MENDELSSOHN Songs Without Words

Author: 
Harriet Smith
HMC90 2195. MENDELSSOHN Songs Without WordsMENDELSSOHN Songs Without Words

MENDELSSOHN Songs Without Words

  • (48) Songs without Words
  • (48) Songs without Words, No. 6, Andante sostenuto in G minor, 'Venetian Gondola Song' (1830)
  • (48) Songs without Words, No. 6, Allegretto in F sharp minor, 'Venetian Gond
  • (48) Songs without Words, No. 6, Andante con moto in A flat, 'Duetto'
  • (48) Songs without Words, No. 1, Andante con moto in A flat
  • (48) Songs without Words, No. 3, Presto agitato in G minor
  • (48) Songs without Words, No. 5, Andante in A minor, 'Venetian Gondola Song'
  • (48) Songs without Words, No. 1, Andante in E flat
  • (48) Songs without Words, No. 2, Allegro leggiero in F sharp minor
  • (48) Songs without Words, No. 3, Andante tranquillo in B flat
  • (48) Songs without Words, No. 6, Allegro non troppo in E
  • (48) Songs without Words, No. 4, Andante sostenuto in D
  • (48) Songs without Words, No. 1, Andante un poco agitato in E minor
  • (48) Songs without Words, No. 4, Un poco agitato in G minor
  • (48) Songs without Words, No. 6, Andante in C
  • Variations
  • Rondo capriccioso
  • (6) Preludes and Fugues, E minor:E
  • Variations sérieuses

Perhaps more than most of Mendelssohn’s output, the Songs Without Words have contributed to the saccharine image that history has passed down to us. There’s no doubt that charm is in abundant supply in these pieces, but even in the finest hands, there can be a danger of aural toothache if listened to en masse.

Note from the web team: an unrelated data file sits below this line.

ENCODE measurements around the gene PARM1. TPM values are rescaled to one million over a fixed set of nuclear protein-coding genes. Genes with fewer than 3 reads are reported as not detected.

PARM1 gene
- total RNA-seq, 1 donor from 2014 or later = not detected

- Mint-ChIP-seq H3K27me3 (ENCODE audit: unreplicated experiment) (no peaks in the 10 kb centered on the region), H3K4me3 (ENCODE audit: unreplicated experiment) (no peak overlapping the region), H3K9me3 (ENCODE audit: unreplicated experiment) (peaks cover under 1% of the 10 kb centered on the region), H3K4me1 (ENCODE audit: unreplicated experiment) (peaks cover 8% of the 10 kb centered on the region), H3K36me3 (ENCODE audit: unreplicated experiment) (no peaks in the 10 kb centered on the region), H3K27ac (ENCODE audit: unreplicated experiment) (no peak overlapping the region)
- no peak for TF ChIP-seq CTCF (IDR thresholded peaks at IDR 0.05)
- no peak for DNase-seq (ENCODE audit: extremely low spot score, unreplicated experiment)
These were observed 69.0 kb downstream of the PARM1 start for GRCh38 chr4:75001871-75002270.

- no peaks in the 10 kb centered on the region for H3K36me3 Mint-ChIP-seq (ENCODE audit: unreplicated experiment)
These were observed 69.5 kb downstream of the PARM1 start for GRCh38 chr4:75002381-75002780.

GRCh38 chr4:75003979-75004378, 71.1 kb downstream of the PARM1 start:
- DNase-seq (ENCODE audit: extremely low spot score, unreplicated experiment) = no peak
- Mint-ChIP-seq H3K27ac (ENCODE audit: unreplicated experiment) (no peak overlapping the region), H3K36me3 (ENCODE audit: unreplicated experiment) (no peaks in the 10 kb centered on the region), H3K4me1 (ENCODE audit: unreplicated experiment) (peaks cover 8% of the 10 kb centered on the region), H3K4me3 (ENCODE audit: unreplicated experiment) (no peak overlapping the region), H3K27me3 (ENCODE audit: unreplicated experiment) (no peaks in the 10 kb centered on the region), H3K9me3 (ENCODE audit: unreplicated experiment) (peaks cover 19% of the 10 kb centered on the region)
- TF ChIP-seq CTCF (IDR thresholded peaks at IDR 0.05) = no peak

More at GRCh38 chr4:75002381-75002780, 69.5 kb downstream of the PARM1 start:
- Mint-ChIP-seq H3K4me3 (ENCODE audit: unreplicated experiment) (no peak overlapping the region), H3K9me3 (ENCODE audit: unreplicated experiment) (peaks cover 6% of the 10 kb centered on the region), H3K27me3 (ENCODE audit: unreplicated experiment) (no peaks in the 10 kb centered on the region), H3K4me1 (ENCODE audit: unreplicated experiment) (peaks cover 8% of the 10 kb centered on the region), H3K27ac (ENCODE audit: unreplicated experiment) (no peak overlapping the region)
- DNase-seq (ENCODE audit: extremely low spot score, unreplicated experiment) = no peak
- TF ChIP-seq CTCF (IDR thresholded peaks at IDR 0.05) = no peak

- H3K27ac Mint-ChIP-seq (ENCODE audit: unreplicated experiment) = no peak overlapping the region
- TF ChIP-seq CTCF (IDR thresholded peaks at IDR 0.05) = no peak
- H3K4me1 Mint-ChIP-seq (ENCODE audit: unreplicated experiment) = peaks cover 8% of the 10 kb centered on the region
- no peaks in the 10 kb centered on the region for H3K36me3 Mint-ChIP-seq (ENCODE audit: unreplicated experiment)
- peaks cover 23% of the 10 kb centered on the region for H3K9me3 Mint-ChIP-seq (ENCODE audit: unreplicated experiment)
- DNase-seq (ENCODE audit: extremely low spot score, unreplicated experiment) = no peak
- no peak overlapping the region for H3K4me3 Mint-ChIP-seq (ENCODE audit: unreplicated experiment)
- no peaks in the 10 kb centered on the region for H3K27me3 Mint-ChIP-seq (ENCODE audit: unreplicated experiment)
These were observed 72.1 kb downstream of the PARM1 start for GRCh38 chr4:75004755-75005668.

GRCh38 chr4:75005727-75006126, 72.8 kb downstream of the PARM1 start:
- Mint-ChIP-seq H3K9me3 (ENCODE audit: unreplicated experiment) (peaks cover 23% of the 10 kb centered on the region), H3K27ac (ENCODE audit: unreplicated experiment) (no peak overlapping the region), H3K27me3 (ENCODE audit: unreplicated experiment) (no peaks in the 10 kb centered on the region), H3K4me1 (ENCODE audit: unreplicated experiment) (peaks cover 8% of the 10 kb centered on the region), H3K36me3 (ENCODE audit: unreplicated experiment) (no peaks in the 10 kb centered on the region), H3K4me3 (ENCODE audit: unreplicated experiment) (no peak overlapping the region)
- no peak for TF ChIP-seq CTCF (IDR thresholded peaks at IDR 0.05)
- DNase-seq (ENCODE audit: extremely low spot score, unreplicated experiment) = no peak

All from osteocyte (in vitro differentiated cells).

Javier Perianes surmounts this risk completely: first, in the selection itself; second, by interspersing them with some of Mendelssohn’s most brilliant piano pieces; and third, by the playing itself. There’s nothing small-scale about his conception of this music and, where need be, climaxes are bold – in the Capriccioso section of the Rondo capriccioso, for instance, which also exhibits a fantastically puckish quality, or in the tragedy-laden Fugue, whose darkness is only finally salved by a consoling and majestic turn to the major in the closing bars.

He can charm without trying to, thanks to a haloed sound well caught by Harmonia Mundi’s engineers, bringing a subtle range of colours to such a well-known number as the ‘Venetian Gondolier Song’ (Op 62 No 5), while the second of Op 67 gains in wistfulness from the way Perianes allows the phrases to hang in the air. By comparison, Chamayou is altogether more pert, Barenboim a degree or two slower and less spontaneous-sounding. And the Spaniard’s flexibility also makes for a very telling Variations sérieuses. Chamayou’s initial pace is a touch steadier, as if to emphasis the ‘seriousness’, but Perianes reveals that element as the piece progresses: you’re very aware of how much Mendelssohn learnt from Beethoven – appropriately enough as this was originally intended as part of an album to raise money for a statue of Beethoven in Bonn. There’s great clarity to Perianes’s fugal textures and the work’s fleeting moods are masterfully handled. While I wouldn’t be without Perahia’s ineffable performances of this repertoire, this new CD deserves a place alongside it.

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